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Author: Judd Eustice (Contributor)

On local backroads, getting lost is part of the fun

On local backroads, getting lost is part of the fun

Aaron Leritz checks a map on his phone somewhere
in the hills west of Scappoose.
(Photos: Judd Eustice)

Semi-organized, unsanctioned rides on a mix of gravel and paved roads are increasingly popular these days. There were three in the Portland area last weekend alone. One of the reasons people love these rides is the sense of adventure they afford. There are no markings or course officials. Riders are on their own except for the friends the bring or make. BikePortland contributor Judd Eustice tackled the Scappoose Soul Slaughterer yesterday and ended up getting lost. In the process, he had more fun than he ever expected. When he got home (after a shower and some food of course) he typed up a stream-of-consciousness recap in an email to me. He planned to clean it up before I posted it; but I thought it was fun to read in its original form. Hope you do too. — Jonathan

It was a bit of a mess from the start.

There were perhaps a dozen of us that showed up. A large contingent were from Team S&M and/or Sellwood Cycle. Mike Lilienthal, the organizer of the Slaughterer, showed up with multiple contusions all over his face from hitting the pavement on his bike after a night out. He wouldn’t be riding. Not many of us, if any, printed out the cue sheet and only a couple of us had the GPS file on our Garmins. However, they weren’t doing us much good. A local rider, James Ogbert, who works at Chris King, started leading us out and it was my understanding at the time that he had helped out on the planning. I caught up with my teammates, Aaron Leritz and Michael Kosmala and we were up front with James.

Left to right: Aaron Leritz, Michael Kosmala, Judd Eustice (author)

Map of Scappoose Soul Slaughterer route.
(Coalition Racing Development)

At an intersection, we realized that the rest of the group wasn’t with us any longer. After a long wait, we assumed they had taken a turn off somewhere and we kept going. We started riding up the Banks-Vernonia trail and it was beautiful with its lush rainforest growth and rolling gravel. I felt it was ideal for this type of riding. However, I also felt it was too ideal. Mike had bragged about how hard this course was and how the first 20 miles would take about 2.5 hours. This wasn’t that hard. He had also said that I was going to hate him about 45 minutes after we started due to the wicked nature of the course. I was beginning to praise him for the choice of the route and I knew that couldn’t be right. Not Mike. Something was wrong.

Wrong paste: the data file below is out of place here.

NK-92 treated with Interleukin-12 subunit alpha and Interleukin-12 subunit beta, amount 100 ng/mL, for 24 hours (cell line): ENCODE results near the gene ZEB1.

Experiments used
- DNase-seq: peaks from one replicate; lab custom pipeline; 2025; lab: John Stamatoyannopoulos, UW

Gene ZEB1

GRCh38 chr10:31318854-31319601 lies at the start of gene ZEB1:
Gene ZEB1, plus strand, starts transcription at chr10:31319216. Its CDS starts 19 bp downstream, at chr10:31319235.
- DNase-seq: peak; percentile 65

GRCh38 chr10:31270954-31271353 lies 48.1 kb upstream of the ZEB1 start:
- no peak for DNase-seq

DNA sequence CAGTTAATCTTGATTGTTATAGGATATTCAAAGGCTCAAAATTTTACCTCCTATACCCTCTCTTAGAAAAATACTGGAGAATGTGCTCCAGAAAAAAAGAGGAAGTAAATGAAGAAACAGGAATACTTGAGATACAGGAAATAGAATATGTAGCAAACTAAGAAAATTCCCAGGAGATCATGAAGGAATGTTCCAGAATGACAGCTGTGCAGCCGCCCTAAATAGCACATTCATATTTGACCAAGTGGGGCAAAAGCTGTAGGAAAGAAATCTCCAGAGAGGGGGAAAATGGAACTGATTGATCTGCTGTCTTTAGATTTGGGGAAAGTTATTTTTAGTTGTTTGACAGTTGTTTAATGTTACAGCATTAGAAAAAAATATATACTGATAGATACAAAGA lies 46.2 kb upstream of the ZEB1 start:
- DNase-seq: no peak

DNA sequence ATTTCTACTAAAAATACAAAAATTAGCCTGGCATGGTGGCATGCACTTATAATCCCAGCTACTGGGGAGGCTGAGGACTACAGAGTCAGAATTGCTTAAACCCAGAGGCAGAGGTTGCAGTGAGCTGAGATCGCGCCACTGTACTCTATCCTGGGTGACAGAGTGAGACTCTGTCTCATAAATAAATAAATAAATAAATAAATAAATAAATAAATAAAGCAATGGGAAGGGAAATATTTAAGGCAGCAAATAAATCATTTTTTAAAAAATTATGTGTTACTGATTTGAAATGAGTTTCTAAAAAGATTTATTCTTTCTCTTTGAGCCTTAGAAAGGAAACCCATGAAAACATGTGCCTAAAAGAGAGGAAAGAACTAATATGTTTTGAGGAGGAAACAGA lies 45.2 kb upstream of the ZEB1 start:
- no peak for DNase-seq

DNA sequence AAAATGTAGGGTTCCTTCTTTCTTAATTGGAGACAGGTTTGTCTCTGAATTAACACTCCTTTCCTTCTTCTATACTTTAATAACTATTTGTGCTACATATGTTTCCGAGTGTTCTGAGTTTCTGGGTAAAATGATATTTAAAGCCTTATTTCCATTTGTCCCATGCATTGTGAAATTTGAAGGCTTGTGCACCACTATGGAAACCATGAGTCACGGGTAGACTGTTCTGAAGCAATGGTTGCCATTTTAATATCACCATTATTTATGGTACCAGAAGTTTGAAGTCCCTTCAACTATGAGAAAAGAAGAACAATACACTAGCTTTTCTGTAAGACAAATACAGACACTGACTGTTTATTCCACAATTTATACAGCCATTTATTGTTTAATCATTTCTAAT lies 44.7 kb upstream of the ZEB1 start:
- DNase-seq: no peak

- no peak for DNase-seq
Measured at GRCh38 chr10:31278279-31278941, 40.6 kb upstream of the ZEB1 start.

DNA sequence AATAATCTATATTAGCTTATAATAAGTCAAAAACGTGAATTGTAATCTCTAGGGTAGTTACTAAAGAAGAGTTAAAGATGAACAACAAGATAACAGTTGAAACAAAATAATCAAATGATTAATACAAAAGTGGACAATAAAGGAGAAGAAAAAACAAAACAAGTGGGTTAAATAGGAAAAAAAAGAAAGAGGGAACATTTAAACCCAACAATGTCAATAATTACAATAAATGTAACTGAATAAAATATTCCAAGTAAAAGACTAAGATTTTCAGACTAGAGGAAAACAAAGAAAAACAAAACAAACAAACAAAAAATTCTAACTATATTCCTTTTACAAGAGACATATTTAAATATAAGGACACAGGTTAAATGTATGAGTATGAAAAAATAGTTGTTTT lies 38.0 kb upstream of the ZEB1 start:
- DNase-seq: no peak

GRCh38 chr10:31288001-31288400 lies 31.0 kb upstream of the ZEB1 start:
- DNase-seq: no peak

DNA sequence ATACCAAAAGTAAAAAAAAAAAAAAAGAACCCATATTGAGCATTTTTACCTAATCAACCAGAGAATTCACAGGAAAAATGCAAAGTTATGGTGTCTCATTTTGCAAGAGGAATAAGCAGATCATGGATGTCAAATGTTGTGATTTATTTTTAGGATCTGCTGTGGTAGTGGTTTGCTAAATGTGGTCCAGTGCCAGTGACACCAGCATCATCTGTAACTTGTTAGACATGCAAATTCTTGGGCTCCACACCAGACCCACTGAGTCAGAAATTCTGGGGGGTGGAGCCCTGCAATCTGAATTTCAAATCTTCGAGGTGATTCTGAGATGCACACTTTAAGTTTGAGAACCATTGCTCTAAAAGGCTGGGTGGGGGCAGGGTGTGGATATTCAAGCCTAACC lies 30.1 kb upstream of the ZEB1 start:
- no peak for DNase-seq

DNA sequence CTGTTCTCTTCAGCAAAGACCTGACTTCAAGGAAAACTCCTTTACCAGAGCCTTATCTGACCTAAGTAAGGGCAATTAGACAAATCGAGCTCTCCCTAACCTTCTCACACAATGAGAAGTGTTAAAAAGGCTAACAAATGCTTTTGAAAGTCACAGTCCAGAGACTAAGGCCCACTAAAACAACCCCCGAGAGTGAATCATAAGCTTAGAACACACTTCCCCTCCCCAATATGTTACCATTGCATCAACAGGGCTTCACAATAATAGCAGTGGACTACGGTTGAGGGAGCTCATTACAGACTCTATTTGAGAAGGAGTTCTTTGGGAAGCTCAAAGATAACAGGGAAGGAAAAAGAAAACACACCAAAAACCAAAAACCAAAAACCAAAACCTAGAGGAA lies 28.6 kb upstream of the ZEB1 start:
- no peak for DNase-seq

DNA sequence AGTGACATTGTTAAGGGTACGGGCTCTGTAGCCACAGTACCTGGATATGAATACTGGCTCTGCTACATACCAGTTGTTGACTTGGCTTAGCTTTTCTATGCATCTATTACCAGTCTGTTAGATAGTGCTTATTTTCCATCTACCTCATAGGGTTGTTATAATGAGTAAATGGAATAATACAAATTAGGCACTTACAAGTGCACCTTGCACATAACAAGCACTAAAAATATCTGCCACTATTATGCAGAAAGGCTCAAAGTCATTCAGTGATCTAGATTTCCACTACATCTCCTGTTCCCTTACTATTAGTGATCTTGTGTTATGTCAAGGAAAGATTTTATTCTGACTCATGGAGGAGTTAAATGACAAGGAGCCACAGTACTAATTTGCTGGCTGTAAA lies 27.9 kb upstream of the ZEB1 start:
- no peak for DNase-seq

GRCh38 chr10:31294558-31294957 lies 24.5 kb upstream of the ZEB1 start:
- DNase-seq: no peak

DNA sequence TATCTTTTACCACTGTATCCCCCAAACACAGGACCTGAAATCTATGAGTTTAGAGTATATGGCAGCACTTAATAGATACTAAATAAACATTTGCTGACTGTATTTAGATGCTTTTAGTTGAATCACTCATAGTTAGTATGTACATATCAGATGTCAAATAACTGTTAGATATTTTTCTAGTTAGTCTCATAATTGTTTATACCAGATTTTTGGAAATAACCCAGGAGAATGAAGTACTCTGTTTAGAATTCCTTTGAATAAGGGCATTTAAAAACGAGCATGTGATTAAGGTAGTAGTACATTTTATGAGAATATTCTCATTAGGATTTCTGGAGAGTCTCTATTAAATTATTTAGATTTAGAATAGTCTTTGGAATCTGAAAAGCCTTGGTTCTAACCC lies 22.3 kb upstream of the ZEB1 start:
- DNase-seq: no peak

James couldn’t ride too much on the hills due to a torn MCL he was recovering from and when the trail met the highway, James bid us adieu and we thanked him for his help. But now we didn’t really know where we were headed. We had a general idea and followed the trail downward in relatively smooth fashion through the forest, listening to the calls and tweets of the birds like cheering fans as we raced along.

A gate near Highway 47 outside of Vernonia.

We came to a highway that was empty of cars but rolled along and all we saw as far as traffic on this Sunday morning were other riders on time trial bikes, obviously not on the Slaughterer. We asked one for some direction as to finding our way and he pointed out the gate on the side of the road several miles down that was a timber road that led to Vernonia. We carried our bikes over the gated barrier and proceeded up the hill on a road that was about as good as you can get for a working timber area.

As we made our way up the hills, the wear and tear of the previous days Ronde ride and my lack of sleep from the previous night began to catch up to me a bit. I let Mike and Aaron take off while I conserved my strength and found them waiting for me, which is not the way I like to find myself, pulling up the rear. But they were gracious and we kept going and moved through some gorgeous forest land with areas of clear cut that opened up vistas for us to gaze at. Unfortunately, the vistas were clouded over and the rain started sprinkling and the wind seemed just a little colder. We started to move down off the mountain.

“We all agreed that we were probably lost from the Slaughterer route, but we didn’t care.”

For anyone who has ridden one of these gravel grinders knows, the roads are very often poorly and/or cryptically marked and without proper navigation tools, it becomes a lot of guesswork and often the guessing is wrong. We almost had that. Our Garmins were worthless as providing any help. But our iPhones had service! We pulled up Google Maps and it pinpointed where we were and even gave us road names. Great! A long, winding mistake was almost made when we didn’t flip the phone upside down to orient us in the direction of north. Luckily, we double-checked. Sure of our way, we flew down the rocky descents and it was the most incredible riding. The views were amazing, the sounds of birds was music and the sight of a large buck sprinting across the trail was just the type of surprise that I look for when I ride. My friends and I were in heaven.